I was at a coffee shop over the weekend and ran into a guy named Dave that I met there several months ago. When we met, he had just gotten interested in real estate investing and was eager to buy his first investment property.
We got to talking and he started telling me about a deal that he almost closed but luckily backed out right before closing.
He contracted a deal and commenced doing his due diligence. Everything looked good . . . until, he got a quote for the insurance on the property. Due to the location, flood insurance was required and the estimates that he got ranged between $3,500 and $6,000. Thus, turning an otherwise good positive cash flow deal into a negative drain.
But, he said that all in all, it was a great experience. All he lost was the $450 he spent during his due diligence.
I then told him that I had not been so lucky. Two properties come to mind that I purchased in the last few years where I did NOT make the decision to back out of the deal when I ran into exceedingly high insurance costs. I decided that I would go ahead and purchase the properties based on the equity position regardless of the negative cash flow.
I think that’s one of the biggest mistakes that I’ve made over the years . . . thinking more equity and net worth based when investing rather than cash flow based.
Lessons to Pull Away From These Experiences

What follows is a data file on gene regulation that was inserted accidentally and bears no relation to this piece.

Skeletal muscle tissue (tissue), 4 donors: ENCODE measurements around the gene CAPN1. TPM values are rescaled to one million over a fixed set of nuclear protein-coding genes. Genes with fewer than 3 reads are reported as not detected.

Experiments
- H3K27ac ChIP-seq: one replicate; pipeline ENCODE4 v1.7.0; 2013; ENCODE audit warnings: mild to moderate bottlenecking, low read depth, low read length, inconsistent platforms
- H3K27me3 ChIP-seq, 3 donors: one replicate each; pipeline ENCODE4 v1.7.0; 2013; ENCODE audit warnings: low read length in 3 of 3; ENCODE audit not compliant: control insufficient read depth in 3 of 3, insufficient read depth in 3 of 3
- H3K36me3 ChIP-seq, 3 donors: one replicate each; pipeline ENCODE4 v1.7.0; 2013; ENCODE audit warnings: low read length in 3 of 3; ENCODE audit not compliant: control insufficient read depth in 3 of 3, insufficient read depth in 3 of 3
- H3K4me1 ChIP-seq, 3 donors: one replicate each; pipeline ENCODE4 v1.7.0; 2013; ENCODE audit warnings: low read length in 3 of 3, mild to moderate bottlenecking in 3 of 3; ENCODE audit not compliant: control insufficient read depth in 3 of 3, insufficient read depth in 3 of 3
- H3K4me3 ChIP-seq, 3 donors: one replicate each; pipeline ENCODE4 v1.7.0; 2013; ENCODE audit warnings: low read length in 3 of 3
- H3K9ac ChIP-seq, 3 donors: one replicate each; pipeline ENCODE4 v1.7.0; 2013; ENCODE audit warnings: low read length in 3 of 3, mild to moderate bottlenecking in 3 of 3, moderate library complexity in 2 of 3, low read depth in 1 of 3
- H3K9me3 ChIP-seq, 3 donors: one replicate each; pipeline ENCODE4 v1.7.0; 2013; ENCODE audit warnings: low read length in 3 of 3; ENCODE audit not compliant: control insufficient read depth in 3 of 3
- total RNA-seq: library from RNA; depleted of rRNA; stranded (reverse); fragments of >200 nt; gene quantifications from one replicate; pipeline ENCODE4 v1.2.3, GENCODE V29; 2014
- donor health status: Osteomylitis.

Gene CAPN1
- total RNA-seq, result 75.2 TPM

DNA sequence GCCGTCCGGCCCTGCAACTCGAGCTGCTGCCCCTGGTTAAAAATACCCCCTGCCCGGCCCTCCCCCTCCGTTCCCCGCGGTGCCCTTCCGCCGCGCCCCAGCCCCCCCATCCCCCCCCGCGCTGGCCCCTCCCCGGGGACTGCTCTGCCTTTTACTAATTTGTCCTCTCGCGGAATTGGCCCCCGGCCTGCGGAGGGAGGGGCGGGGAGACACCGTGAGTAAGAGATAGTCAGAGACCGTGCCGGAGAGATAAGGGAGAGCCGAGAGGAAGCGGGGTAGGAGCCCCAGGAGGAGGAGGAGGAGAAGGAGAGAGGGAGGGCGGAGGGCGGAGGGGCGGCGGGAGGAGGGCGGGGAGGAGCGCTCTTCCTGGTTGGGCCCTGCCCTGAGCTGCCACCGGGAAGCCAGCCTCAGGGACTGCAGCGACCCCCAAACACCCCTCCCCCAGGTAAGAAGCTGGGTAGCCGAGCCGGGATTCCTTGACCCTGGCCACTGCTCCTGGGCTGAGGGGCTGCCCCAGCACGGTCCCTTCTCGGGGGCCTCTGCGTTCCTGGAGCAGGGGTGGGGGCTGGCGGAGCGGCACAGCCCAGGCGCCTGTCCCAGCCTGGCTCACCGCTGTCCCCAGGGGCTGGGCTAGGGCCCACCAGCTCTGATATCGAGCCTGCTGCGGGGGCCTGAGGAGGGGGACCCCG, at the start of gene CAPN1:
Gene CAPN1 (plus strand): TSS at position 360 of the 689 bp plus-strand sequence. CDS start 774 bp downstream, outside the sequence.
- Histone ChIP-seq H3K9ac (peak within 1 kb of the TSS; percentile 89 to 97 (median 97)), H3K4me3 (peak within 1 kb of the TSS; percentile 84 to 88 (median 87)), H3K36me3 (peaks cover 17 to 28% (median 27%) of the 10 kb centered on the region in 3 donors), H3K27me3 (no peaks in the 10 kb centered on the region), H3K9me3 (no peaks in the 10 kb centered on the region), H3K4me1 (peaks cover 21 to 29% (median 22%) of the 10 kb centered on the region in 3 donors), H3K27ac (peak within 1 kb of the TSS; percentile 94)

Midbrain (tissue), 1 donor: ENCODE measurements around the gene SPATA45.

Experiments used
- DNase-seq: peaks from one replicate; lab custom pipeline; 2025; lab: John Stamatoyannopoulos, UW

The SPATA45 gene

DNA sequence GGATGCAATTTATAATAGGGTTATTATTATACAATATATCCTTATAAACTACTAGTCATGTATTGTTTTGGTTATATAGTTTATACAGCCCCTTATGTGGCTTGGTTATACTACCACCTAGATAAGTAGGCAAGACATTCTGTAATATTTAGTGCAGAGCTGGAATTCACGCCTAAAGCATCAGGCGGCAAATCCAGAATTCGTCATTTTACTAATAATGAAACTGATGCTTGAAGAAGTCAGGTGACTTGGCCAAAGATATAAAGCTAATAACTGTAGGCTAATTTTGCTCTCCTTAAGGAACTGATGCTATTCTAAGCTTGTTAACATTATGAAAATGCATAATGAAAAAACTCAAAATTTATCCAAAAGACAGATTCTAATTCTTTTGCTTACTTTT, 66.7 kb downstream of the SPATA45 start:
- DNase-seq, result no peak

1) Take Action
When I met Dave, real estate investing was just a thought, an idea. But, it wasn’t that way for long. He ventured out into the market, negotiated a deal, made an offer, and did his due diligence.
2) Don’t Become Emotionally Attached to a Property
Dave also walked away from the deal when he realized it wasn’t what he thought it was. Even though he had spent considerable time and energy putting together this deal, he compiled his numbers and made a business decision to let it go.
3) Keep a Positive Attitude
He learned from his experience and came out of it with a positive attitude. Those are two of the most important things successful people do . . . learn from every experience and maintain a good resourceful mind set.
4) The $450 Was an Opportunity Cost
That money wasn’t lost. It wan’t simply an expense. It was an investment. There may not have been a monetary return on that investment, but there was an educational return. You can’t get that kind of return by reading books.
5) Buy Based on Equity Position AND Cash Flow
This is even more important now than ever. If you have loads of cash reserves and cash flow already coming in, this may not apply to you, but for everybody else, it does.
You always hear “Make sure to buy right!” That doesn’t just apply to what percentage of value you’re buying at though. It also applies to the property’s cash flow.